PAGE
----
Late Friday, the IRS released guidance that implements President Trump’s executive order permitting employers to defer certain employee payroll taxes. The IRS guidance provides key details on employee eligibility, the repayment period, and employer responsibilities. But the IRS guidance leaves some questions unanswered, even as the optional deferral period takes effect September 1. Importantly, the IRS guidance could cause an economic hardship for many employees while exposing employers to a new contingent liability.
Specifics of the Employee Payroll Tax Deferral
The IRS specified that any employer required to withhold and pay the employee share of Social Security tax is an “affected taxpayer” for purposes of specified disaster relief. The relief provided is for the employer’s requirement to withhold, deposit, and pay the employee’s share of social security tax on eligible wages during the period Sep. 1, 2020 through Dec. 31, 2020.
Consistent with President Trump’s executive order, an employee’s “eligible wages” in the IRS guidance means wages or compensation paid for a bi-weekly pay period that are less than the threshold amount of $4,000, or the equivalent threshold amount with respect to other pay periods. Further, the IRS guidance clarifies that this determination is made on a pay period-by-pay period basis. Thus, if an employee’s bi-weekly pay during a given period is less than $4,000, then the employee has eligible wages for that pay period. If in a later pay period the employee’s pay is greater than $4,000, then the employee has no eligible wages for that pay period. Each pay period is considered separately, and an employee’s amount of eligible wages in a prior or succeeding pay period has no effect on eligibility.
Repayment of the Deferred Employee Payroll Taxes
Beginning Jan. 1, 2021, employers are responsible to initiate a repayment schedule for the deferred amounts of employee payroll taxes. Specifically, employers must withhold and pay back each employee’s deferred payroll taxes ratably from the employee’s wages over the four-month period that spans Jan. 1, 2021 to April 30, 2021. This means, assuming the employer includes the deferred amounts in an employee’s wages that the employee’s wages will drop correspondingly during the first quarter of 2021. If the employer fails to repay any amount of deferred payroll taxes by May 1, 2021, then interest, penalties, and any applicable additions to tax begin to accrue. Further, the IRS guidance provides that “if necessary, the [employer] may make arrangements to otherwise collect the total [deferred taxes] from the employee.”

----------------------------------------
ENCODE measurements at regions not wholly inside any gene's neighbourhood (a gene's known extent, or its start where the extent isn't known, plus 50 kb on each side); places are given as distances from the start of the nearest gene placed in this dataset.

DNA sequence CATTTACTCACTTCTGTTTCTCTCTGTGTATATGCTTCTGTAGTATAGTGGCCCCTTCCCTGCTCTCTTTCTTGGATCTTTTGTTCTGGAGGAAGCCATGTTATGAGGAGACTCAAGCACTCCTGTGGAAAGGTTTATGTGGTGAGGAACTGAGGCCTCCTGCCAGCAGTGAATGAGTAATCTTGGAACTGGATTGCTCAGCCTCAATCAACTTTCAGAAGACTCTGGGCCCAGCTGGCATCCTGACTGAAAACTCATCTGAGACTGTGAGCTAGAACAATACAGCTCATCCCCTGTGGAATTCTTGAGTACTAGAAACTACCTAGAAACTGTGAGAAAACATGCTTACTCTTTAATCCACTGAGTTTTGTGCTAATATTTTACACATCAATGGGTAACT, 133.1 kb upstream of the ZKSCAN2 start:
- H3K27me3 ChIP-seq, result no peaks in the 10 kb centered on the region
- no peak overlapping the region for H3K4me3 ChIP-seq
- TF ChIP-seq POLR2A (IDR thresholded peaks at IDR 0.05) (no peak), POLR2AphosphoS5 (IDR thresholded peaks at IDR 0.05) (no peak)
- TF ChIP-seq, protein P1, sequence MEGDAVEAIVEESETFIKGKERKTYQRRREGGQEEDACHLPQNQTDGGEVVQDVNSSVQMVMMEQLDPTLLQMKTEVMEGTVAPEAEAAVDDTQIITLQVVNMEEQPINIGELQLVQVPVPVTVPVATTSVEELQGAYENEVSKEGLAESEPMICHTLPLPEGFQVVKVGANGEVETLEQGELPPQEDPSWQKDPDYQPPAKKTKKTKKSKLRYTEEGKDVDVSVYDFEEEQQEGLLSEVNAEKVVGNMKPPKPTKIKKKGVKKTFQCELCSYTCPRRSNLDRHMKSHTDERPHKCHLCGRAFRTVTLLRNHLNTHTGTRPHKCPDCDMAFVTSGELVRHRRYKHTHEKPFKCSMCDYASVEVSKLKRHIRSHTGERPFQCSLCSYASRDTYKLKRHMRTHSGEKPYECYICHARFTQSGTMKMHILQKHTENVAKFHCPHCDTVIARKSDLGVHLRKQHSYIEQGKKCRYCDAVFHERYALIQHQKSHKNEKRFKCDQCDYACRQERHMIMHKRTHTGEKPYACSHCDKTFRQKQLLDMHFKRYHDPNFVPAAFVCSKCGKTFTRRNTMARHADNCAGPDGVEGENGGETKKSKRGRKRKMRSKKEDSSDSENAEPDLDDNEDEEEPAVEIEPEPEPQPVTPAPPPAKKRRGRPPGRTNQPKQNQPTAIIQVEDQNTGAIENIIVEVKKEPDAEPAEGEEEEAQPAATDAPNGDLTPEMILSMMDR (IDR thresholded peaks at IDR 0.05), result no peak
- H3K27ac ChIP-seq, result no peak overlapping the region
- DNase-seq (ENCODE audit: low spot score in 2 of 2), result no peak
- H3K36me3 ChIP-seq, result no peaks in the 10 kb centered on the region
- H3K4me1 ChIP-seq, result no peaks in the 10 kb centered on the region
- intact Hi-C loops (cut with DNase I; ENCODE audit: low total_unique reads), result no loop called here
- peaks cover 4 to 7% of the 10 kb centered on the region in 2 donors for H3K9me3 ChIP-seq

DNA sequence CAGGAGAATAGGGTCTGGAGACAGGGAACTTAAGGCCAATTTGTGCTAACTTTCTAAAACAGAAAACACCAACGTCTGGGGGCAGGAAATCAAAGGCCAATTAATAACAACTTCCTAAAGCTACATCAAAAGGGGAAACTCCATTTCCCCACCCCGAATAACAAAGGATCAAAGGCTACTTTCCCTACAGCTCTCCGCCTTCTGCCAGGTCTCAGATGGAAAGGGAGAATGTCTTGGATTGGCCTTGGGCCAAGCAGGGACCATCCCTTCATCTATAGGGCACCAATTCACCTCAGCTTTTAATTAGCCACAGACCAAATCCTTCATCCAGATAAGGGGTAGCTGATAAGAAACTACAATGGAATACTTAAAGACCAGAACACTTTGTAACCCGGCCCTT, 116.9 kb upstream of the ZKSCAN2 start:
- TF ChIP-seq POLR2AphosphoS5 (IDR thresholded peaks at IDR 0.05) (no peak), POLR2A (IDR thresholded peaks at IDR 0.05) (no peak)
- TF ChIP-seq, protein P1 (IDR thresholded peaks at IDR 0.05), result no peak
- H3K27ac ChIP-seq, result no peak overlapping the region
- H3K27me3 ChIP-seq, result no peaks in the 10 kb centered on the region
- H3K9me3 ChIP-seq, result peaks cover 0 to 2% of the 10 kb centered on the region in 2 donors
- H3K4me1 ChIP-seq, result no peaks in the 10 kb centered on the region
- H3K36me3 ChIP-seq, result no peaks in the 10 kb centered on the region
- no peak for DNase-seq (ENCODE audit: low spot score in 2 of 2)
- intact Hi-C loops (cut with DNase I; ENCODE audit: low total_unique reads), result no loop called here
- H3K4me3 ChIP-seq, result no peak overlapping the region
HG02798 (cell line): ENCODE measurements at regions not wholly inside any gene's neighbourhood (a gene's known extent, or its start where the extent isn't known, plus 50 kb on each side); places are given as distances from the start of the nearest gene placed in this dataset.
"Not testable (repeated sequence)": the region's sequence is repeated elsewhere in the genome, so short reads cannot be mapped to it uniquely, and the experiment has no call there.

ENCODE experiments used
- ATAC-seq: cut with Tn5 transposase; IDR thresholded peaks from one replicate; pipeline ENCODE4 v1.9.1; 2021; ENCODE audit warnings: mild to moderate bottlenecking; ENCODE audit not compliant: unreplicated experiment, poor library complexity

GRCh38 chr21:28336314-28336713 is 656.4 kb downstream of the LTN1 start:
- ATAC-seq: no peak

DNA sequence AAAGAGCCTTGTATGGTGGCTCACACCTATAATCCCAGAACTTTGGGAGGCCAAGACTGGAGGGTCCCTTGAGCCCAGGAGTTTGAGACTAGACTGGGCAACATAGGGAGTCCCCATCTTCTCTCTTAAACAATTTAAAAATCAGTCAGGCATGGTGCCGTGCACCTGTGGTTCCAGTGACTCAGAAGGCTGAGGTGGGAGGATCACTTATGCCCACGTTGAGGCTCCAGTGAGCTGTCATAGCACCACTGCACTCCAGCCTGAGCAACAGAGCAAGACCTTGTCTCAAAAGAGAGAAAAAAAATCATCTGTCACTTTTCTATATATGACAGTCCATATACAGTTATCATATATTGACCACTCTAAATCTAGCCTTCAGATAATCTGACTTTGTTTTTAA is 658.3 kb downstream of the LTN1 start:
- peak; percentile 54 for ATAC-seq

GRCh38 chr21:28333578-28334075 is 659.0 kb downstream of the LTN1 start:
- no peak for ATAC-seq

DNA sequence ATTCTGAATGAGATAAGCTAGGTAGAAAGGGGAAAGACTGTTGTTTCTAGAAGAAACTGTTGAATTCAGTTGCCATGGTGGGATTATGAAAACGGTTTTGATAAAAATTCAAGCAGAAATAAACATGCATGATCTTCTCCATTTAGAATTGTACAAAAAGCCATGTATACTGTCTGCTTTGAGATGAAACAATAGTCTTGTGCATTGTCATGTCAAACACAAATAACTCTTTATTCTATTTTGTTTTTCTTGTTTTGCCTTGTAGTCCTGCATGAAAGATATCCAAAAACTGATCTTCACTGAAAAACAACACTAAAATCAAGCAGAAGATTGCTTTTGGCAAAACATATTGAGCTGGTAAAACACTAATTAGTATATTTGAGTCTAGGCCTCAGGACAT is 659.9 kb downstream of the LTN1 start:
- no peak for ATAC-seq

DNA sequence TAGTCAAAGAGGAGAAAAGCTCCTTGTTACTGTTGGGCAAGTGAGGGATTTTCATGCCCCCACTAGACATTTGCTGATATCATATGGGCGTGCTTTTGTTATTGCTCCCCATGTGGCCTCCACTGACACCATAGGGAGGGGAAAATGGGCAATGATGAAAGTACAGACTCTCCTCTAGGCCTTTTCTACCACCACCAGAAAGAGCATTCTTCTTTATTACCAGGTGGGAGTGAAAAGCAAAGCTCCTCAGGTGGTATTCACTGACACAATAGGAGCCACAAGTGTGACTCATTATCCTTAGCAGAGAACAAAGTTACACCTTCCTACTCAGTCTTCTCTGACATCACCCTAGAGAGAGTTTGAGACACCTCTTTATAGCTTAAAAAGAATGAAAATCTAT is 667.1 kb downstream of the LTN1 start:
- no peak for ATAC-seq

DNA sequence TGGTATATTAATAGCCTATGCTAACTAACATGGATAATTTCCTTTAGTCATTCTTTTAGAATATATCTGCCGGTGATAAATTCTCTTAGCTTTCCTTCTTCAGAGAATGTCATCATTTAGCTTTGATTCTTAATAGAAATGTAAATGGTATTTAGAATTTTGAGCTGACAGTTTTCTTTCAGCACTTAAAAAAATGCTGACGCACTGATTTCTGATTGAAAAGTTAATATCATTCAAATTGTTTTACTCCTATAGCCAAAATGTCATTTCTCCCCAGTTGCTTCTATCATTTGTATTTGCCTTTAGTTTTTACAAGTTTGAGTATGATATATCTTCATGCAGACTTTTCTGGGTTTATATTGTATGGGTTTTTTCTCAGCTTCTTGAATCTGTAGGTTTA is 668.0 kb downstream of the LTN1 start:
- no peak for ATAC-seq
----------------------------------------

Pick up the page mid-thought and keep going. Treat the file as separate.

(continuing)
CBIZ Observations on IRS Guidance
Consistent with Treasury Secretary Steven Mnuchin’s previous comments, employers can choose whether they want to offer the payroll tax deferral to employees. However, the IRS guidance does not specify whether individual employees can opt out. From a practical standpoint and in light of the program’s timing, employers that choose to implement the program may need to cover all of its employees in any case.
Unless Congress enacts legislation to forgive the deferred payroll taxes, the repayment schedule essentially requires doubled-up social security withholding from employee wages during the period Jan. 1, 2021 through April 30, 2021. This could cause an economic hardship for many employees, especially if employee wages fluctuate over each pay period.
Employers that participate in the program also risk exposure to contingent liabilities concerning the repayment of deferred payroll taxes. The IRS guidance provides that employers may “make arrangements” with employees to collect deferred payroll taxes, which likely pertains to situations where employees separate from service or otherwise no longer earn sufficient wages during the repayment period. Additionally, this may incentivize employees to quit or change jobs after year-end in order to avoid the imminent drop in their wages. Employers must realize that there is no IRS safe harbor for these arrangements; the employer is obligated to repay the deferred taxes whether or not these arrangements are effective. Legal measures to collect the tax from each employee would likely be too expensive or time consuming to meet the May 1 repayment deadline. Employers must carefully evaluate risk tolerance for these potential liabilities.
In sum, the IRS guidance provides important clarifications on the payroll tax executive order, but it does not answer all of the outstanding questions. Employers must carefully evaluate whether the program would be beneficial to employees and whether the risks associated with repayment are acceptable. For more information on the employee payroll tax deferral executive order, please contact us.
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